Richard W. Roberts, 43, a General Electric Co. executive, former director of the National Bureau of Standards and former government energy official, died Tuesday in Wilton, Conn.

Police there said he had doused himself with gasoline and set his clothes on fire. They said his wife found his body about 7:30 a.m. in the driveway of their home. They said she told them her husband had been depressed.

Dr. Roberts had served as director of the National Bureau of Standards from January, 1973, to June, 1975, when he was named assistant administrator for nuclear assistant administrator for nuclear energy of the Energy Research and Development Administration.

He remained with ERDA, which last October became the Department of Energy, until February, 1977, when he returned to General Electric, with which he had been associated.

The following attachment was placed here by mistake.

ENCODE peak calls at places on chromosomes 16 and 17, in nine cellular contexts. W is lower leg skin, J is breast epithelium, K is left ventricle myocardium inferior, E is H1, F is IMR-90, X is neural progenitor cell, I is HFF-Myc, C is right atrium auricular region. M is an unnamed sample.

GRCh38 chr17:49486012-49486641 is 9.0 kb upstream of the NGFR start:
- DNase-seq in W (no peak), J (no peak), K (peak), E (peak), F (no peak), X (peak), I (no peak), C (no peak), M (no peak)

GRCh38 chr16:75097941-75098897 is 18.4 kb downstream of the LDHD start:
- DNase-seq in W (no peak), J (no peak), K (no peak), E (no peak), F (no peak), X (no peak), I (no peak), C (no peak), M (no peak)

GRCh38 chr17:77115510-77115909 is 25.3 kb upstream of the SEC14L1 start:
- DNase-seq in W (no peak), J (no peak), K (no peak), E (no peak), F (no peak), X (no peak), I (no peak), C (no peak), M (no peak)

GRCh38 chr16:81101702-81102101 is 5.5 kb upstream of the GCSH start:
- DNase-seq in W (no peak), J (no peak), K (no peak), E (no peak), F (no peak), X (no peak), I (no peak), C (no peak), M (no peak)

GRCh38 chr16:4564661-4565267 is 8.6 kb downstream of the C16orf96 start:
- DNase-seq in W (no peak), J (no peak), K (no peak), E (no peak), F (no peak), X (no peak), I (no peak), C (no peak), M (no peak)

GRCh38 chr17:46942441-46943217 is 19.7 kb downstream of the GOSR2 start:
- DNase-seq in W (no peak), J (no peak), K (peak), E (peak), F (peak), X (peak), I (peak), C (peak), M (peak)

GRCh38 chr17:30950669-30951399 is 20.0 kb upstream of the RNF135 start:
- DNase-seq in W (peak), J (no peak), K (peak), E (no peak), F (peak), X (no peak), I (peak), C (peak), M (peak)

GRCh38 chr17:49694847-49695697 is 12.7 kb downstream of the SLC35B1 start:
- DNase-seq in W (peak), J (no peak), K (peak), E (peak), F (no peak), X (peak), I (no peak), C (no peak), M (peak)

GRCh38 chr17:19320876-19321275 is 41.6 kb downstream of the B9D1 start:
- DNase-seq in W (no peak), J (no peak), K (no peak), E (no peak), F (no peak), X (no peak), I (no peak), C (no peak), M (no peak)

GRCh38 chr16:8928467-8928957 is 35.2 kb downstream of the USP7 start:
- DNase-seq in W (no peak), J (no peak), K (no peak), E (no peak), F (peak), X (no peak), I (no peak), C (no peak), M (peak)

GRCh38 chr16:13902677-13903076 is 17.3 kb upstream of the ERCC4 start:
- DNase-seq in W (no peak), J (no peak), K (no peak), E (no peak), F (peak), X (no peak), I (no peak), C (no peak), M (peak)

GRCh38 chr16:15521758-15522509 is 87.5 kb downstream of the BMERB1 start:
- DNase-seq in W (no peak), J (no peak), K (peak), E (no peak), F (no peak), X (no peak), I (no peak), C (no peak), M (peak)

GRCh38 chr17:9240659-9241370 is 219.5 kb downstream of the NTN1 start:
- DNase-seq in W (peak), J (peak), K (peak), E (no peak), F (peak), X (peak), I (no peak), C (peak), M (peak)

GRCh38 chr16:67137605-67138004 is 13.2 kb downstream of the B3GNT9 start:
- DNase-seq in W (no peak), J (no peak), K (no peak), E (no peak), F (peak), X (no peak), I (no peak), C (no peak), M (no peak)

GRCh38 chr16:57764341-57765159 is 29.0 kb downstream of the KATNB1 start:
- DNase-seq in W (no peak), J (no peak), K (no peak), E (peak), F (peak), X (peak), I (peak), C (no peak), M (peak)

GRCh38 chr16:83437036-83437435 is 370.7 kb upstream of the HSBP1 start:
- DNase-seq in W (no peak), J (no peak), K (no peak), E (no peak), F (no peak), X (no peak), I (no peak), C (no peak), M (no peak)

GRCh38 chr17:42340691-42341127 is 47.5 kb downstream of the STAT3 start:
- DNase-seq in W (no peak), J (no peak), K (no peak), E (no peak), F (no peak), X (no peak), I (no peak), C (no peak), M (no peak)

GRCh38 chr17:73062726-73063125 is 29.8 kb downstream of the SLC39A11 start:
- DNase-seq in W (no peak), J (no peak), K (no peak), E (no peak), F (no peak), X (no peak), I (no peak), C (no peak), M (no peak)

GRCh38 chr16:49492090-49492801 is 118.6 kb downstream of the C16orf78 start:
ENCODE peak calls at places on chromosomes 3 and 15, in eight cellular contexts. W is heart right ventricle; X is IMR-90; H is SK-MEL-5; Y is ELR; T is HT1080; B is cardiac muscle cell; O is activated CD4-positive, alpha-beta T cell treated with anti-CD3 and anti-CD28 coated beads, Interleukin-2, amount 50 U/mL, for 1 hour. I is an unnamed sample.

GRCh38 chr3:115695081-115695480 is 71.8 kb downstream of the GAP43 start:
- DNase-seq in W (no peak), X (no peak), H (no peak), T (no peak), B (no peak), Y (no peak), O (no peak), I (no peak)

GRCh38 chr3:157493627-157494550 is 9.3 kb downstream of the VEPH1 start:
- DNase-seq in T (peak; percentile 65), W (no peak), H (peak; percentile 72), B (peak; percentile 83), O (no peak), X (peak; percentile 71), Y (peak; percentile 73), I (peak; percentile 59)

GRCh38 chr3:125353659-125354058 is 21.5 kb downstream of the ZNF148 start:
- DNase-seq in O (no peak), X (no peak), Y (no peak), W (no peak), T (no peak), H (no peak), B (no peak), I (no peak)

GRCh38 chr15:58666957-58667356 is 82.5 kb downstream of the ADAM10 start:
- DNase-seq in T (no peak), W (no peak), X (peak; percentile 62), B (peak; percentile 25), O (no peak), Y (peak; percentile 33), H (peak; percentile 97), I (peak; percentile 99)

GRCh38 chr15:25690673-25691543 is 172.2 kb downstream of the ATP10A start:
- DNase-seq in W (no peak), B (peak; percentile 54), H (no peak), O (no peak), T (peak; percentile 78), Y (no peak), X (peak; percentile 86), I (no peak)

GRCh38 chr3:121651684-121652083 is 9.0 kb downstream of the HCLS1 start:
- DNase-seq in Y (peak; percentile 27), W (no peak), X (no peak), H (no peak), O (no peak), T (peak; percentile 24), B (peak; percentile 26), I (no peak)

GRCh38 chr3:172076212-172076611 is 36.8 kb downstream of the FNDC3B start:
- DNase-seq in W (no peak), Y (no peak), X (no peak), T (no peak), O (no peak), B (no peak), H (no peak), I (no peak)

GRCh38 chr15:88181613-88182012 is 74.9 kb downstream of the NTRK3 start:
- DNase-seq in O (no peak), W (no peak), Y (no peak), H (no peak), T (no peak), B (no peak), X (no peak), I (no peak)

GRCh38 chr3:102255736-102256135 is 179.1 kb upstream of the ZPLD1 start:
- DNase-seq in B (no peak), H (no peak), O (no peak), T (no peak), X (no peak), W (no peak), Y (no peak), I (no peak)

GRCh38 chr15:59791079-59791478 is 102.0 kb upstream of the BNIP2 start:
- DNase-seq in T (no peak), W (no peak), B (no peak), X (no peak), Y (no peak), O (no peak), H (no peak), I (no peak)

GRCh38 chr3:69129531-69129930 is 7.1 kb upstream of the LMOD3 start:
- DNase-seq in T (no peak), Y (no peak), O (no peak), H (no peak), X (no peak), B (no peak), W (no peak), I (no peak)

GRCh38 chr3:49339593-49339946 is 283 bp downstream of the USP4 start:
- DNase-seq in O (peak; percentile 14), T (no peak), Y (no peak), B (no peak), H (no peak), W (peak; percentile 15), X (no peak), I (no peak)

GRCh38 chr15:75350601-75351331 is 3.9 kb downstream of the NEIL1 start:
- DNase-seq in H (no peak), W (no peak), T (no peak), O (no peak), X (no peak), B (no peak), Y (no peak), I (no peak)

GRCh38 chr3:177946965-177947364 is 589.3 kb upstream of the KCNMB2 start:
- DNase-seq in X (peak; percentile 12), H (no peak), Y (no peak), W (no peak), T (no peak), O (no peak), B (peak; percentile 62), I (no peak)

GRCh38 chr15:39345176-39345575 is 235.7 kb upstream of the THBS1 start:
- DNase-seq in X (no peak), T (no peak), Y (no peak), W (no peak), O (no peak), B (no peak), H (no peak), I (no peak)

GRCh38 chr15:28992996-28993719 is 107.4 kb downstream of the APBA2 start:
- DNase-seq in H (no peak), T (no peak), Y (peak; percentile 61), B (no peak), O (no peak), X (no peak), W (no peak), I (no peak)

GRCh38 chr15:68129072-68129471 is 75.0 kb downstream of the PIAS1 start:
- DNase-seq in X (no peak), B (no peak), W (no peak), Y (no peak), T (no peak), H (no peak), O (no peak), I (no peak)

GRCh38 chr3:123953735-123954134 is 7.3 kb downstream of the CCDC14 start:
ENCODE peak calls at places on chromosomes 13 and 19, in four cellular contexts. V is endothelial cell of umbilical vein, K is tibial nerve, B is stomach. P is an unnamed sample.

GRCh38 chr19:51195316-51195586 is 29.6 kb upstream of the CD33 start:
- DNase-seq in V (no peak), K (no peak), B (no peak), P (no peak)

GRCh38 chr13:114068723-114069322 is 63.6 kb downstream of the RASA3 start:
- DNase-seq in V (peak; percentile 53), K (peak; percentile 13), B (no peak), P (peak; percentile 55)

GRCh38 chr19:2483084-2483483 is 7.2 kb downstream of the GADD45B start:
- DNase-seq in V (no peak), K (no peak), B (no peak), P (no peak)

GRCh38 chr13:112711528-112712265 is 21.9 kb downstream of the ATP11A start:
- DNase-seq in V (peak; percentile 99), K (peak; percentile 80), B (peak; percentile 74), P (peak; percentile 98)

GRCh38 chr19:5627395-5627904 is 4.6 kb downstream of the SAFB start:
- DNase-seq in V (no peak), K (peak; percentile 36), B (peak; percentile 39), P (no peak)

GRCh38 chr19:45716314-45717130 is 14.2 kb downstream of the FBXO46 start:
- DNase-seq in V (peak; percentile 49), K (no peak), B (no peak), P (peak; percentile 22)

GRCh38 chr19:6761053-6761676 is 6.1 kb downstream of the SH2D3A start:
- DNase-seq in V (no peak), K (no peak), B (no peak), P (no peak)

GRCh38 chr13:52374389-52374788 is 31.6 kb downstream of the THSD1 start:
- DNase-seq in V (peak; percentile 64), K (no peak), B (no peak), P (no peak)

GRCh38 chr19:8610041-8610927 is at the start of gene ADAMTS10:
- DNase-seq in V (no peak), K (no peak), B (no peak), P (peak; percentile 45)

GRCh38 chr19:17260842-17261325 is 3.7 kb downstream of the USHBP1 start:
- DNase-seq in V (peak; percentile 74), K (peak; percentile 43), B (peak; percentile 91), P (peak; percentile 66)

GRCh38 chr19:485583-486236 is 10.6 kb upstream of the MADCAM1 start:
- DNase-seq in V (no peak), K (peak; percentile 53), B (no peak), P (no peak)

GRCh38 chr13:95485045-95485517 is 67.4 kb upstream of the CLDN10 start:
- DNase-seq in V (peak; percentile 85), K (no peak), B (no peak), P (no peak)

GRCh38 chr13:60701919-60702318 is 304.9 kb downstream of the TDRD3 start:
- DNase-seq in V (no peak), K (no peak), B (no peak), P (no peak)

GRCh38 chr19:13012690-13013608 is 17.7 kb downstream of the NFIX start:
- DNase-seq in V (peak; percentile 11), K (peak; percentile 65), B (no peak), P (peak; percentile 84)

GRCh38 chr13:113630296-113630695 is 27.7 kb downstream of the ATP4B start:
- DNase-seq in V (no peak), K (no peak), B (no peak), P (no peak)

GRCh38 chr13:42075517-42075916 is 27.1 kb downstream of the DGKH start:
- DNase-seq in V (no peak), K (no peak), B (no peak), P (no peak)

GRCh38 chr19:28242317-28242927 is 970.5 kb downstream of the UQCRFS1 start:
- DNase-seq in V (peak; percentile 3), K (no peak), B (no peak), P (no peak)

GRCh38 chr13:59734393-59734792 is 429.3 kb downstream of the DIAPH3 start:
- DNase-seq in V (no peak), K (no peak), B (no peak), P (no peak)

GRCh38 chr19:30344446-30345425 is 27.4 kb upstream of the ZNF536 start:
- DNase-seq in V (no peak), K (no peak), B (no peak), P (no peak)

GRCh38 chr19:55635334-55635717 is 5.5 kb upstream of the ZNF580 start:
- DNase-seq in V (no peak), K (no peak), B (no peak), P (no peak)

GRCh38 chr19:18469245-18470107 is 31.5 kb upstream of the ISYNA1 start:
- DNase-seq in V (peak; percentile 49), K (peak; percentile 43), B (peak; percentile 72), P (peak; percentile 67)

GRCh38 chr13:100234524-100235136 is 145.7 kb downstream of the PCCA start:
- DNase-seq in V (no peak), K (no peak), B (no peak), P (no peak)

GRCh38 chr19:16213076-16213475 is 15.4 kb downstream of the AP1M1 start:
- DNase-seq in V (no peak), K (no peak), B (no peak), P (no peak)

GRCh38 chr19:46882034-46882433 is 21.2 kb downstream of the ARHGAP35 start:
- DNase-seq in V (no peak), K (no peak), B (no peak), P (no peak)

Internationally known for his studies of ultrahigh-vacuum technology, Dr. Roberts was a staff executive on the corporate technologies staff at GE headquarters in Fairfield, Conn. He was conducting research on high-vacuum technology, chemical kinetics and the lubrication of spaceage metals.

Born in Buffalo, N.Y., Dr. Roberts was a graduate of the University of Rochester. He earned a doctorate in physical chemistry from Brown University in 1959.

He then was a National Academy of Sciences postdoctoral fellow at the National Bureau of Standards for a year before joining the General Electric Research and Development Center in Schenectady, N.Y.

There he moved from laboratory research to several successive management positions. In 1968, he was named manager of materials, science and engineering, a position he held until 1973.

Dr. Roberts held three patents in his field. He was the author or coauthor of more than 100 technical articles and of a book on ultrahigh-vacuum technology.

In 1975, he received an Arthur S. Fleming Award as one of the outstanding young men in federal government.

In addition to his wife, Carol Jean, his survivors include two children, Beth Carol and William Charles.